How is Artificial Intelligence disrupting Canadian education?
From K-12 students accessing ChatGPT to write their homework to teachers using unregulated apps to plan lessons and mark tests, few areas of Canadian society have been as affected by AI technology as our schools, colleges, and universities
Last updated: September 7, 2023.
AI and Canadian Education
For Ask AI email subscribers and LinkedIn followers the stats and stories featured in this post will come as little surprise, but for others, seeing the information gathered in one place may come as a mild shock.
Over the past 12 months, artificial intelligence technology has made significant (and potentially irreversible) changes to how education is delivered in Canada. Perhaps of greater importance is the fact that as of September 2023, not a single Canadian province or school board has issued a coherent response plan to address this escalating phenomenon.
Studies on Artificial Intelligence and Canadian education
Multiple studies on the use of artificial intelligence in Canada's eduction system are starting to emerge, but will they lead to action at the federal, provincial, and municipal levels?
KPMG Canada (August 2023):
52% of Canadian students18+ use Generative AI to help with schoolwork
60% feel that it constitutes cheating
70% admit they always or sometimes claim AI-generated content as their own
38% said their school has implemented or plans to implement disciplinary action
72% want courses on how to use AI tools more effectively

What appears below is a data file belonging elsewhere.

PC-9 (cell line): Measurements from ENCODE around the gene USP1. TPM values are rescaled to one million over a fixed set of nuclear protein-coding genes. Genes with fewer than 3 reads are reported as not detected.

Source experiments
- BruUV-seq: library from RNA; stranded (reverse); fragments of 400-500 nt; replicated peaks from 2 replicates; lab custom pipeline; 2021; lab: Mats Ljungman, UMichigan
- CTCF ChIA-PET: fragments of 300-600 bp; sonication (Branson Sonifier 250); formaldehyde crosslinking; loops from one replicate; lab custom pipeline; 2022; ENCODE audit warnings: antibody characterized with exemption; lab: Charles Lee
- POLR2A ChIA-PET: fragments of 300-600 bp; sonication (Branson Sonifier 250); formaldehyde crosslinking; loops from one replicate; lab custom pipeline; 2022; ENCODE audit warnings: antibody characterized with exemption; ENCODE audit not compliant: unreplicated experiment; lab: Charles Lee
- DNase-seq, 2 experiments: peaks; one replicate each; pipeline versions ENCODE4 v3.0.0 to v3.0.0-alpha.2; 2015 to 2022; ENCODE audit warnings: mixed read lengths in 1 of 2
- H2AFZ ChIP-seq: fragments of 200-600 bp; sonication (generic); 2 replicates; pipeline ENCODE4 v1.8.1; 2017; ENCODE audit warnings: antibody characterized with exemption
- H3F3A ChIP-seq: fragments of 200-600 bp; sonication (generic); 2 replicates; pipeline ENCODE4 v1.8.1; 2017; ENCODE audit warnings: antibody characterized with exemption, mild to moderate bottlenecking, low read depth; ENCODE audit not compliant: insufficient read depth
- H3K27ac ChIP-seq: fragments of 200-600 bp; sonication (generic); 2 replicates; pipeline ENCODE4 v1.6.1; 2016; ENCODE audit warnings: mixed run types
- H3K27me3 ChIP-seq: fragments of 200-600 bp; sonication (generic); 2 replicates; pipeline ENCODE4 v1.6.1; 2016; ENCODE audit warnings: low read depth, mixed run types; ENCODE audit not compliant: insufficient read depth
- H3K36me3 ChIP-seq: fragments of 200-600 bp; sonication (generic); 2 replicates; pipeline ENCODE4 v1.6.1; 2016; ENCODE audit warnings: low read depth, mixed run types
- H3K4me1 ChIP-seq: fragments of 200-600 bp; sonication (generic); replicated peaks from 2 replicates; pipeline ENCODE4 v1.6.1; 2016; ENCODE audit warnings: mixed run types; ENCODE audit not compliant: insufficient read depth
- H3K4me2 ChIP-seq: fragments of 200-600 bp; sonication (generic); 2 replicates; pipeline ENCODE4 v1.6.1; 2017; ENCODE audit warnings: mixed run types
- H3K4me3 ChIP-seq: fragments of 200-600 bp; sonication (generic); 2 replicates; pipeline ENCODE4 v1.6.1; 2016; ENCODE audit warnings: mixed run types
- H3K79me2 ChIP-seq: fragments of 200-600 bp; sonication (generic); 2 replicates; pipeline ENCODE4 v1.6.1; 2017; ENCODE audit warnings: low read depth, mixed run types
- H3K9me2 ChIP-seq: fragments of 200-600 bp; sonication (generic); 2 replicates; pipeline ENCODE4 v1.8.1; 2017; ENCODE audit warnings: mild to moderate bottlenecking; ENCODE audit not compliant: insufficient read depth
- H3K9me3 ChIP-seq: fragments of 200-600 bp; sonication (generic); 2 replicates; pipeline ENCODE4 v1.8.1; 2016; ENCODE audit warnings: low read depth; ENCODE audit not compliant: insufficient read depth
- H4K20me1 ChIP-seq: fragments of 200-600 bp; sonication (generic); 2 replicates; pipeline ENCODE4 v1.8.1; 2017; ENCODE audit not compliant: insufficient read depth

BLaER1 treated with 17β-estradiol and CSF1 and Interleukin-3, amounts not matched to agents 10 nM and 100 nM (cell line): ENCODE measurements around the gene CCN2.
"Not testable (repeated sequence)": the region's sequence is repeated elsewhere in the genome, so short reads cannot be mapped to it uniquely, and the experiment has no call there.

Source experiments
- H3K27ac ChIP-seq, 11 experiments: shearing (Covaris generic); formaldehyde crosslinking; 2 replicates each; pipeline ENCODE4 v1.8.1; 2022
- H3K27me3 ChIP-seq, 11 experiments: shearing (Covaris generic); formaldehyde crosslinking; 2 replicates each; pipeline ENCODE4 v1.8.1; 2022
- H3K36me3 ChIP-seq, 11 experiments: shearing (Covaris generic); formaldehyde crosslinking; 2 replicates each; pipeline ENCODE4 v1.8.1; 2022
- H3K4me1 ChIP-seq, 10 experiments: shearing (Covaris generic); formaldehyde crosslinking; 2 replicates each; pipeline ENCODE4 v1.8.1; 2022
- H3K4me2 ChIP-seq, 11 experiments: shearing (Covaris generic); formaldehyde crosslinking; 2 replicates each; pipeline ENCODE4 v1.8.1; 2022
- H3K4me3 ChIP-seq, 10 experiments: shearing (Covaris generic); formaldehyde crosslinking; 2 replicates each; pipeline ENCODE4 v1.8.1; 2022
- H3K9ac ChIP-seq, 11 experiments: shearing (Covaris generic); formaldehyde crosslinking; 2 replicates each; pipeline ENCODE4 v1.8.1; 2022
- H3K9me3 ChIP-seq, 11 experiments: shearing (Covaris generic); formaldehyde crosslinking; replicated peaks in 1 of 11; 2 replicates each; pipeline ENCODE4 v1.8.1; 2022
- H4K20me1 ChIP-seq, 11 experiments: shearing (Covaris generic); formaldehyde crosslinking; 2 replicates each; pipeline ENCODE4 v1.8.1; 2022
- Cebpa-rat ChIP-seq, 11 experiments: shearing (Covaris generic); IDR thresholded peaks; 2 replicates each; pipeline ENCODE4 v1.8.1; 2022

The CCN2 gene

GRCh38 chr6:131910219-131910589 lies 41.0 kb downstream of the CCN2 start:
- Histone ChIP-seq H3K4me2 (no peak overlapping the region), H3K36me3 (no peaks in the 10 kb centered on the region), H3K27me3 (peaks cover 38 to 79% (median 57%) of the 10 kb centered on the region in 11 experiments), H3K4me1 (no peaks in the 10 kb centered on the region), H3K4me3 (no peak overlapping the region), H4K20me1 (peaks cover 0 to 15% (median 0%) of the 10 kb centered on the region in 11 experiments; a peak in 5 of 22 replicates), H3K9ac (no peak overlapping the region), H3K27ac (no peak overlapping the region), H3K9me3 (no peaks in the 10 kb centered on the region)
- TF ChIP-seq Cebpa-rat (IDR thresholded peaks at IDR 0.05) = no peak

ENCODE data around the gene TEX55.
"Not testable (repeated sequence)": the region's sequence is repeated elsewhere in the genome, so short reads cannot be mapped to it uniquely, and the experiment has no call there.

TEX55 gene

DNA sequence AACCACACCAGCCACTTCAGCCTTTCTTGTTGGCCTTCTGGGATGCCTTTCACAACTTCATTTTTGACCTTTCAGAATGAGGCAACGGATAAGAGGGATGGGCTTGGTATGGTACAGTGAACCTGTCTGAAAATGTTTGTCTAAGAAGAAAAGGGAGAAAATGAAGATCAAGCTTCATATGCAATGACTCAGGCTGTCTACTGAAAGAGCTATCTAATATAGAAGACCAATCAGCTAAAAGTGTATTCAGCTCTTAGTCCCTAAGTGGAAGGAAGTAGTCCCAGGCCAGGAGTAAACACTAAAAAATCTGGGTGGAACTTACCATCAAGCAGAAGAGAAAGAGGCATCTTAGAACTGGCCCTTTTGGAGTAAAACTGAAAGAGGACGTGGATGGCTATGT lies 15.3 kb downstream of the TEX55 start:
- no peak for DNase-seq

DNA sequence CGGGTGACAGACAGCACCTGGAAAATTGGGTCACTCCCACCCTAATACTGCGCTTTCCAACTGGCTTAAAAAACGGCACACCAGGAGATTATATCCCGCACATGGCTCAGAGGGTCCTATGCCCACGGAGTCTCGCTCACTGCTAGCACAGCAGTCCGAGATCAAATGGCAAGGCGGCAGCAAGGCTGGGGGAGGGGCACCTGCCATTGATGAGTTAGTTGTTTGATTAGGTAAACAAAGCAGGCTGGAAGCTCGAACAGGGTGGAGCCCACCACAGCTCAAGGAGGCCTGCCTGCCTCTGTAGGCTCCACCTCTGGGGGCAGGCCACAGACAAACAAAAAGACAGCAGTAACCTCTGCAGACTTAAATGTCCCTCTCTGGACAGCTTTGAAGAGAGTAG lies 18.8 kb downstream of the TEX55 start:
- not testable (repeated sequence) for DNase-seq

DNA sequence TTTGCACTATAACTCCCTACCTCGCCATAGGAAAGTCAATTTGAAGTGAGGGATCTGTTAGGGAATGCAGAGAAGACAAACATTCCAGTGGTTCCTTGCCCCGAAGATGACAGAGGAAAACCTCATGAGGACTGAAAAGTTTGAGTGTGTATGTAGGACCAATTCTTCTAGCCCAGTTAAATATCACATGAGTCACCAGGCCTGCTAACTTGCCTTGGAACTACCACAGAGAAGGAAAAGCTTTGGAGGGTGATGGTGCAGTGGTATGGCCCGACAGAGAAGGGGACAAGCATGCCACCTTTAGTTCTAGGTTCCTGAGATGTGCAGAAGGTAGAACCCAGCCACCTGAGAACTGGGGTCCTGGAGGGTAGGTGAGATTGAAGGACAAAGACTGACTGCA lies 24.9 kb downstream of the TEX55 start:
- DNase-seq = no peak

Angus Reid/Studiosity (August 2023):
40% of Canadian students witnessed cheating with AI tools in past year
26% are more likely to consider cheating because of AI Tools
CIFAR (August 2023):
Breakdown of AI engagement across Canadian generations:
<18 years of age: 11%
18 to 24: 14%
25 to 34: 18%
35 to 44: 16%
45 to 54: 14%
55 to 64: 16%
Generative AI in Canada's K-12 schools
Without clear guidelines on the use of AI in schools, Canadian students, parents, and teachers find themselves in an ethical dilemma: use it and potentially cheat, or avoid it and risk falling behind.
Featured stories: - Students in a Grade 12 English class at Three Oaks Senior High in Summerside, PEI have started doing more assignments during class time to prevent the use of AI programs. Full story
- Valerie Tih, a Toronto-based parent, is preparing for the 2023 school year with a crash course in the artificial intelligence tools that she expects her sons may encounter this school year. Full story
- In early 2023, the public school board in Hamilton, Ontario blocked ChatGPT on all Board devices and within Wi-Fi networks in order to restrict use for students and staff. Full story
- Kasi Humber, French teacher in Truro, Nova Scotia says she uses ChatGPT to organize report cards and create reading materials. Full story
- Two UNB computer science students tackled misconceptions about artificial intelligence with an 'AI Beginner Course' for high school students this summer. Full story
- Jamie Mitchell, a high school math teacher in Burlington, Ontario has started discussing ChatGPT in his classroom to educate students about what it can and can't do. Full story
Artificial Intelligence disruption in Canadian higher-education
Canadian universities are developing policies on the use of AI and conducting studies into their use, but so far there are no outright bans. Will unnecessary delays pose a risk to qualifications and future job prospects for students?